Bernard-Henri Lévy And The Problem of ‘Selective Outrage’

You, sir, are a knave and a hypocrite. You protest and fulminate when X assaults–or otherwise inflicts harms on–Y, but not when A assaults–or otherwise inflicts harm on–B. Yet the crime is the same in each case. Your outrage is selective. I do not, therefore, trust your motives, and will ignore your crocodile tears, yourContinue reading “Bernard-Henri Lévy And The Problem of ‘Selective Outrage’”

Why Get Arrested? Why Perform Civil Disobedience?

A Facebook friend of mine asked in response to my posts and photos about yesterday’s protest at the Israeli mission to the UN: It seems as though you all knew you were going to get arrested and almost seem proud of that? Isn’t there a way to protest without being arrested? This is a veryContinue reading “Why Get Arrested? Why Perform Civil Disobedience?”

Protesting For Gaza: A Day in Gaol

Earlier today, during the course of a peaceful civil disobedience action–at the Israeli mission to the UN, on Manhattan’s East Side–protesting the humanitarian catastrophe currently underway in the Gaza Strip, twenty-six protesters, including moi, were arrested and taken in custody. The protesters included Norman Finkelstein, my Brooklyn College colleague Corey Robin, and my cellmate for theContinue reading “Protesting For Gaza: A Day in Gaol”

On The Alleged Undesirability of Inconsistency

Inconsistency in our beliefs–and thus actions–is often held to be not just a cognitive failure, a breakdown of rationality, but also a moral failure of sorts. Sometimes the inconsistent are accused of hypocrisy, of disingenuousness. We are urged to forensically examine their utterances and actions, sifting through the traces they leave, all the better to indictContinue reading “On The Alleged Undesirability of Inconsistency”

V. S. Naipaul on Diversion and Inspiration

In “The Author’s Note”, a preface of sorts to The Return of Eva Peron with The Killings in Trinidad (Alfred A. Knopf, New York, 1980), V. S. Naipaul writes, These pieces…were written between 1972 and 1975. They bridged a creative gap: from the end of 1970 to the end of 1973 no novel offered itself toContinue reading “V. S. Naipaul on Diversion and Inspiration”

The Difficulty of the Memoir

As my About page indicates, I am currently working on “a memoirish examination of the politics of cricket fandom” (contracted to Temple University Press, for the series Sporting, edited by Amy Bass).  Writing it has proven harder than I thought. I began writing the book late in 2001 and had a hundred-thousand word draft readyContinue reading “The Difficulty of the Memoir”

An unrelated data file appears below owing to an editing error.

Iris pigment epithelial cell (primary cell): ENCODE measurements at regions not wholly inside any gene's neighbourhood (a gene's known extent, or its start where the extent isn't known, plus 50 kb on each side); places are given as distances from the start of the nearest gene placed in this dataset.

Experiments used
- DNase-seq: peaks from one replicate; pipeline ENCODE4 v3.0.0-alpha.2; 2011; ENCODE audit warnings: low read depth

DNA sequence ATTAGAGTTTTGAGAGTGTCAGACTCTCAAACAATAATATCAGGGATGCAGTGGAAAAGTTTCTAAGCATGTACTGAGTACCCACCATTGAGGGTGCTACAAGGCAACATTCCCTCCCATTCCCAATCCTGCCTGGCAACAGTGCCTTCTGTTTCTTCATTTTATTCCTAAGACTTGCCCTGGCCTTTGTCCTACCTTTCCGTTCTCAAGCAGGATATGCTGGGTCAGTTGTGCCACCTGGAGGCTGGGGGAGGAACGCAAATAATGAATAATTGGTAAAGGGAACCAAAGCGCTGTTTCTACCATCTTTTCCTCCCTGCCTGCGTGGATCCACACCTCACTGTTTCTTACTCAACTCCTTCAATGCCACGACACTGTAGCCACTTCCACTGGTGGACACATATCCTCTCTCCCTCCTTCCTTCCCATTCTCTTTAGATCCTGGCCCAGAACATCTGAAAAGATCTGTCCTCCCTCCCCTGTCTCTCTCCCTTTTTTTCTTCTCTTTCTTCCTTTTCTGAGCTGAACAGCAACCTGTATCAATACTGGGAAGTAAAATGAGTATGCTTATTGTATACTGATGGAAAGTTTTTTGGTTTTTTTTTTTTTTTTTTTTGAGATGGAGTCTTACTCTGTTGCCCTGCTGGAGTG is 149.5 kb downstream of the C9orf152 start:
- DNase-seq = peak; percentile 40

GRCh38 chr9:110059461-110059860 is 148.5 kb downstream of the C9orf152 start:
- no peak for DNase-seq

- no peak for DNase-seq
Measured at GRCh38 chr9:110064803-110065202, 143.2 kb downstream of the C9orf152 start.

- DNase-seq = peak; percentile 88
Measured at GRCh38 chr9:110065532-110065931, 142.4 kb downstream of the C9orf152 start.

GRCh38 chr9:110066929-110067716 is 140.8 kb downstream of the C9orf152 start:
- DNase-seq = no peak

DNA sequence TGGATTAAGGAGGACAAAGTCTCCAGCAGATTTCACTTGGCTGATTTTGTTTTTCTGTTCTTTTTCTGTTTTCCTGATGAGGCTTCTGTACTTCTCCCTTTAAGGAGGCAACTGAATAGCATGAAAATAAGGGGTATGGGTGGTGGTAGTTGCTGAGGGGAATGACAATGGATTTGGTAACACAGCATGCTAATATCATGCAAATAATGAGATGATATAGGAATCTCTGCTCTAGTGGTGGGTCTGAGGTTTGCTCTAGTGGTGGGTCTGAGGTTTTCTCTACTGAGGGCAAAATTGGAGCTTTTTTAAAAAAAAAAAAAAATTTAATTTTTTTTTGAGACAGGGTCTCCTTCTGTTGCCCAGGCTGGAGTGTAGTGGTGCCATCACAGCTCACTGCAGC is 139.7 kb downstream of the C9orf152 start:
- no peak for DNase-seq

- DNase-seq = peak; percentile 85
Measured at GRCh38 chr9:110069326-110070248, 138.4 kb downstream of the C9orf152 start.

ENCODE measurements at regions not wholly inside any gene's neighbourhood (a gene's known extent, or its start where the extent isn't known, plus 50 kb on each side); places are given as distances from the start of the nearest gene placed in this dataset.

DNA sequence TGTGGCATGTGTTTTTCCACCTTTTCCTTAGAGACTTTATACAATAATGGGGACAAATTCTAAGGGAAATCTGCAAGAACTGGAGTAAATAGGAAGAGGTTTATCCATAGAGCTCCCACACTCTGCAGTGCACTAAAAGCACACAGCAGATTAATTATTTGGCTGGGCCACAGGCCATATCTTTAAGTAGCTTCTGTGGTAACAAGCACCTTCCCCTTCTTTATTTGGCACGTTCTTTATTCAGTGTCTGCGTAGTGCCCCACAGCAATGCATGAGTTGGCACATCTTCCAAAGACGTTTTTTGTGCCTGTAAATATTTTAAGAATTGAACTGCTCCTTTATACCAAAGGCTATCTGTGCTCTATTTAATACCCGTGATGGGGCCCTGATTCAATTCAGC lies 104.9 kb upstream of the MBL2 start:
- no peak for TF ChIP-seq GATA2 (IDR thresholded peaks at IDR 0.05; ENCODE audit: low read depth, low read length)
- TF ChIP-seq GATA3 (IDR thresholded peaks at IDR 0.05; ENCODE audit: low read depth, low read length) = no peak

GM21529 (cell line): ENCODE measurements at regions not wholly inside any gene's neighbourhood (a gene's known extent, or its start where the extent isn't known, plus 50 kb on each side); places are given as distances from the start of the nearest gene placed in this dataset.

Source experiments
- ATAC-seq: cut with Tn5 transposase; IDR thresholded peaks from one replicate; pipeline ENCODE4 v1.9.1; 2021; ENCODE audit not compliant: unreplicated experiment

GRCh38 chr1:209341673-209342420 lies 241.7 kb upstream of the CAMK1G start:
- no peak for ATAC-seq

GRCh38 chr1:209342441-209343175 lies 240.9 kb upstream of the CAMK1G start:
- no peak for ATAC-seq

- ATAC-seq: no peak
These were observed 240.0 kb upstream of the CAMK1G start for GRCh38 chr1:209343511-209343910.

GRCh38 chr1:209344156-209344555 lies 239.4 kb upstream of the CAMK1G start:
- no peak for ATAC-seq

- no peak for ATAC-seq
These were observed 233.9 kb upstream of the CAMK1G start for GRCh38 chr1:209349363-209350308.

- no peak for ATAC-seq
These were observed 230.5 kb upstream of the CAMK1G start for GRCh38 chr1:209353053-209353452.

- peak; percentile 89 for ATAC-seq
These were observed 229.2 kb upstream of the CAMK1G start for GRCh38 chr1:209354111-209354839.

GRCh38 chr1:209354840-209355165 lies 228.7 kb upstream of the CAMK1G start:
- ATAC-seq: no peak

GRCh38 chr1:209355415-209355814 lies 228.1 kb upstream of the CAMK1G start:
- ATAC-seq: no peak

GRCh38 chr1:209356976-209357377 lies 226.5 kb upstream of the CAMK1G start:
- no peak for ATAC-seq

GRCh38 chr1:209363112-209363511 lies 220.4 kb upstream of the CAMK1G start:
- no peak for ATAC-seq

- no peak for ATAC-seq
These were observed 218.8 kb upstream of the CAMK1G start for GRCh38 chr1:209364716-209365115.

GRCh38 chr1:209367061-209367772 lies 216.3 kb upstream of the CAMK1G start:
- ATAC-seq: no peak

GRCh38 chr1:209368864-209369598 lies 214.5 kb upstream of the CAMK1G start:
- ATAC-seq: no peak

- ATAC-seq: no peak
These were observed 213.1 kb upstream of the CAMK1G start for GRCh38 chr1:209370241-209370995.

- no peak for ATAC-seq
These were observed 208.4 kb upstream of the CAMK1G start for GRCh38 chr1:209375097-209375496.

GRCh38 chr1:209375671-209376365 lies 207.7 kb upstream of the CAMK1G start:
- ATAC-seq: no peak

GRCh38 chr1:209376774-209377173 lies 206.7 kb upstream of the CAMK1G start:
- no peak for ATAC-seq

Isaac Bashevis Singer on A Rabbi’s Crisis

In Isaac Bashevis Singer‘s “I Place My Reliance on No Man” (collected with other short stories in Short Friday) Rabbi Jonathan Danziger goes to pray in his synagogue one Monday morning. As he prays, he encounters a crisis: When the rabbi came to the words, ‘I place my reliance on no man,’ he stopped. The words stuck inContinue reading “Isaac Bashevis Singer on A Rabbi’s Crisis”

Christopher Hitchens: Pro-War, Anti-Death Penalty

A few days ago, Corey Robin wondered on his Facebook status: Something I never understood about Christopher Hitchens: how such a fervent opponent of the death penalty could be such an avid supporter of war. Supporters of the death penalty, of course, are notoriously fond of war (they also tend to be ‘pro-life’ in theContinue reading “Christopher Hitchens: Pro-War, Anti-Death Penalty”

Freedom in the Absence of Social Convention

In reviewing Arturo Fontaine‘s La Vida Doble, “a harrowing examination of violence during the Pinochet period,” whose heroine is Lorena, “a female terrorist who is tortured, changes sides, and becomes a torturer herself”, David Gallagher writes: But why in fact do good fathers and meek husbands and generous lovers undertake such cruel torture? Here Lorena seesContinue reading “Freedom in the Absence of Social Convention”

Making the Abstract Concrete

A few weeks ago, I posted the following quip as my Facebook status: You don’t really get _Civilization and its Discontents_ till you bring up a child. And then, a week or so later: Apropos of my recent comment that you don’t really get _Civilization and its Discontents_ till you raise a child: I don’tContinue reading “Making the Abstract Concrete”